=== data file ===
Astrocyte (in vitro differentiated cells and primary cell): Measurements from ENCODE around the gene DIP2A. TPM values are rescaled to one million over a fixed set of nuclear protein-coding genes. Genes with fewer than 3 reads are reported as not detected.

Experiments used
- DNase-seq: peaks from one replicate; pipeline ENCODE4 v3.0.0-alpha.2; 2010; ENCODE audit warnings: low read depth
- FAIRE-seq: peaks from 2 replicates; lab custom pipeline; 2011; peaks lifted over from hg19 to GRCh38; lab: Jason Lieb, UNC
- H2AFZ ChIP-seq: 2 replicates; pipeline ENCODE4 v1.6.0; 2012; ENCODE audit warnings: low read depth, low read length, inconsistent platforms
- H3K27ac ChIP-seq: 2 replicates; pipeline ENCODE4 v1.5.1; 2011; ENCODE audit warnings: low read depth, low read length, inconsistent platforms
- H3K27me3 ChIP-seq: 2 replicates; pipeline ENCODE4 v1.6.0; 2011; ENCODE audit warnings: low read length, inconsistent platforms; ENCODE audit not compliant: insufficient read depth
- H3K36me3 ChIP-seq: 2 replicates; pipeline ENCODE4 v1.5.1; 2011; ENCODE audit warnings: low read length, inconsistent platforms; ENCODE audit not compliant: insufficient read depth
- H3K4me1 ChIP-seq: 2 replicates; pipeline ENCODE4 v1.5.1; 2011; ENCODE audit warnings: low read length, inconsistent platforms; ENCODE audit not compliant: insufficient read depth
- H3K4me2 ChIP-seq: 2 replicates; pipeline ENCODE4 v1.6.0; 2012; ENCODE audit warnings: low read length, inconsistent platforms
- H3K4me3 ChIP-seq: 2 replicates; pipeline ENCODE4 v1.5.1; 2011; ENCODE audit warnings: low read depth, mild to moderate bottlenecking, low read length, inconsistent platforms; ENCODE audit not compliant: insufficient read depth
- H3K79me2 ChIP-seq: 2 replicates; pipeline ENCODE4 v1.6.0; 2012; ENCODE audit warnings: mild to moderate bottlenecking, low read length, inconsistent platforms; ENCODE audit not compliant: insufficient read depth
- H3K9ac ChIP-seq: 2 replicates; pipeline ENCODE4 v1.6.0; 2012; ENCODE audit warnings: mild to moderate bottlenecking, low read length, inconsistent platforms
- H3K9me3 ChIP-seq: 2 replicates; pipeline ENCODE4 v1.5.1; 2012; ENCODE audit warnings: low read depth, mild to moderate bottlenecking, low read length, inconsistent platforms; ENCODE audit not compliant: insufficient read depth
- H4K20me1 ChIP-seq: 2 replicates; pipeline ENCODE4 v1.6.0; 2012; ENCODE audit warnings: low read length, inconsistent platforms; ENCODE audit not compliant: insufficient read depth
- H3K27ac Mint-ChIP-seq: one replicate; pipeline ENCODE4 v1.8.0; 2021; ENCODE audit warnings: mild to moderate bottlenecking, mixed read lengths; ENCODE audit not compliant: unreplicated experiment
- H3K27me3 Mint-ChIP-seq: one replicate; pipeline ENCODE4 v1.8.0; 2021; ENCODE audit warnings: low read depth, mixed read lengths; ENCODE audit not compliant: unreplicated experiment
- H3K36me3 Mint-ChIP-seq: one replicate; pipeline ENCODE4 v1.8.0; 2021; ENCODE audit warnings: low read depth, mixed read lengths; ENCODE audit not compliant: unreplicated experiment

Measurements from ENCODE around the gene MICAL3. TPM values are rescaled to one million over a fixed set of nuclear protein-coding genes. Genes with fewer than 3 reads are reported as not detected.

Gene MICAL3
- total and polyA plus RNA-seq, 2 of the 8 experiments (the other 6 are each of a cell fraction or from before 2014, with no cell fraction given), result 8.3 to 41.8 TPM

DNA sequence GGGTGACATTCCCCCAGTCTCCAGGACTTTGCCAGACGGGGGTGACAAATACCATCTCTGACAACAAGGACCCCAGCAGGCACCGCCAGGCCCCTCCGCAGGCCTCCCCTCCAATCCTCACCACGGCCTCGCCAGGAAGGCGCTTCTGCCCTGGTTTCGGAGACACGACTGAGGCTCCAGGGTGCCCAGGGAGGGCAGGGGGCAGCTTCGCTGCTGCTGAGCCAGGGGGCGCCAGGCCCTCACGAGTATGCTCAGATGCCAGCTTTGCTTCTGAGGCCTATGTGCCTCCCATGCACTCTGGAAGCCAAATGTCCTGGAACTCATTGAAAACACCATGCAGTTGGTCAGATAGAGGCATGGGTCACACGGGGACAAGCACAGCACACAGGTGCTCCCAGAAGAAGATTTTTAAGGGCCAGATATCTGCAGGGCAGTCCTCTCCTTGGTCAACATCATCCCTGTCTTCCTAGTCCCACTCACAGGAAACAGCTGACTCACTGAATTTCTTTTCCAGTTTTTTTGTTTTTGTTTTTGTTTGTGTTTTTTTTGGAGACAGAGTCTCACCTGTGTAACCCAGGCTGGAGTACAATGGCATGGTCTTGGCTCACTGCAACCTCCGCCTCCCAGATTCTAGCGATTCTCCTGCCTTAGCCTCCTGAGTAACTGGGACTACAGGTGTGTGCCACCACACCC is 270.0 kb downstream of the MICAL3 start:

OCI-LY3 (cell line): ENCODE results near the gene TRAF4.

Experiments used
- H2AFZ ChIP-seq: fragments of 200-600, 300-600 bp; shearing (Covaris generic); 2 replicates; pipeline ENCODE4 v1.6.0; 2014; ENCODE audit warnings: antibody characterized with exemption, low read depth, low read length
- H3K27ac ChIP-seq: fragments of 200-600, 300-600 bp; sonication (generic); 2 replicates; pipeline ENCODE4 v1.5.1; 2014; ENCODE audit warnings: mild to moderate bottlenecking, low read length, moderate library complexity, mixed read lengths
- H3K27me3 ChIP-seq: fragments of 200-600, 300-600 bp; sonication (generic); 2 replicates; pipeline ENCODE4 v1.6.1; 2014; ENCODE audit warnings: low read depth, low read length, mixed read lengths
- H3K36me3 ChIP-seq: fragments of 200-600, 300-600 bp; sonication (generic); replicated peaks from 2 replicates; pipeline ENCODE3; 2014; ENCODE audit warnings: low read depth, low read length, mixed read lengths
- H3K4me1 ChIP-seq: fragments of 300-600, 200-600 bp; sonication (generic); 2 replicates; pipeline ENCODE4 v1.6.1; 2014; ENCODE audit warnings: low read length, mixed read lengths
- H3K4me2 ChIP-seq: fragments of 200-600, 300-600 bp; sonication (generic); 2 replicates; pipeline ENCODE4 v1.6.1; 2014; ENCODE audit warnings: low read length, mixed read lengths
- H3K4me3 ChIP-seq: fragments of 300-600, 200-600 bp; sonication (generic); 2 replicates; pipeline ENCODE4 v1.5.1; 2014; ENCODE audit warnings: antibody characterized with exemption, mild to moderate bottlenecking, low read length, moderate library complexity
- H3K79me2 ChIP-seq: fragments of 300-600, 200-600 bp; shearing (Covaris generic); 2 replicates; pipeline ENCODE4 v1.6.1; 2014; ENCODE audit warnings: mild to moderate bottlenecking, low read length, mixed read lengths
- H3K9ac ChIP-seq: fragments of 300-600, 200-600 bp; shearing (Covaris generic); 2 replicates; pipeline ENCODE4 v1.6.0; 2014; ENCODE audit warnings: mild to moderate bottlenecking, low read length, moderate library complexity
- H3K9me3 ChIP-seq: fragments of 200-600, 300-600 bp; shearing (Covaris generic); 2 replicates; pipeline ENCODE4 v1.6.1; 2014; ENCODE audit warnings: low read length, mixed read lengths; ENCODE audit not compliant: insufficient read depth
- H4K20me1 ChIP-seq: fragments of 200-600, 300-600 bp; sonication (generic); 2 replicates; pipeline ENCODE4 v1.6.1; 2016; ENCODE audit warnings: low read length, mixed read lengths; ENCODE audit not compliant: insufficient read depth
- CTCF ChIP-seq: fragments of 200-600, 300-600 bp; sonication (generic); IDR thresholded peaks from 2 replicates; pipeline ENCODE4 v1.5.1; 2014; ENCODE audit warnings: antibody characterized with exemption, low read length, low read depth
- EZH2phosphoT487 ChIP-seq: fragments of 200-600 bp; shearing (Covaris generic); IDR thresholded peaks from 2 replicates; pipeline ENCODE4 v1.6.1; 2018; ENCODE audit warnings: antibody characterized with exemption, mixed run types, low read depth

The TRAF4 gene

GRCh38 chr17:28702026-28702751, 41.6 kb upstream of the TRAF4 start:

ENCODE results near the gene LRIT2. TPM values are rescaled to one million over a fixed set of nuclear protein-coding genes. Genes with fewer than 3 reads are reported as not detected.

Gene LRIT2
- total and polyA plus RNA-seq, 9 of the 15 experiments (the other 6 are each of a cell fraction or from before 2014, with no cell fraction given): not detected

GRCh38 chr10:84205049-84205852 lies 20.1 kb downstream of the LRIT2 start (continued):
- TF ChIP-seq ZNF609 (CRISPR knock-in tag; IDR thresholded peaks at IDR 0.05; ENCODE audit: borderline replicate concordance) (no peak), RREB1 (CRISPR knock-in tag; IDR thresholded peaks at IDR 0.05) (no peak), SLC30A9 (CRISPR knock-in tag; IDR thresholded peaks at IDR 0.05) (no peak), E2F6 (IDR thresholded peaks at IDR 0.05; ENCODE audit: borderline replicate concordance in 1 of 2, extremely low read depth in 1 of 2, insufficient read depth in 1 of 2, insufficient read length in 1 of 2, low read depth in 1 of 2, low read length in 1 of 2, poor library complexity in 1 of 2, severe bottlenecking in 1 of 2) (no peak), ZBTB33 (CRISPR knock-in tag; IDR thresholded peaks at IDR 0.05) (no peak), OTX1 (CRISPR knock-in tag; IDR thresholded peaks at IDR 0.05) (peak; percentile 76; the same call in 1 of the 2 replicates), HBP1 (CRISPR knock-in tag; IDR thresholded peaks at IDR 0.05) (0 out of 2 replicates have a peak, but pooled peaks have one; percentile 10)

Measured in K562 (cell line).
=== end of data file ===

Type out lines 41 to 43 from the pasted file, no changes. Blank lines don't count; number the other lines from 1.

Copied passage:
Gene LRIT2
- total and polyA plus RNA-seq, 9 of the 15 experiments (the other 6 are each of a cell fraction or from before 2014, with no cell fraction given): not detected

GRCh38 chr10:84205049-84205852 lies 20.1 kb downstream of the LRIT2 start (continued):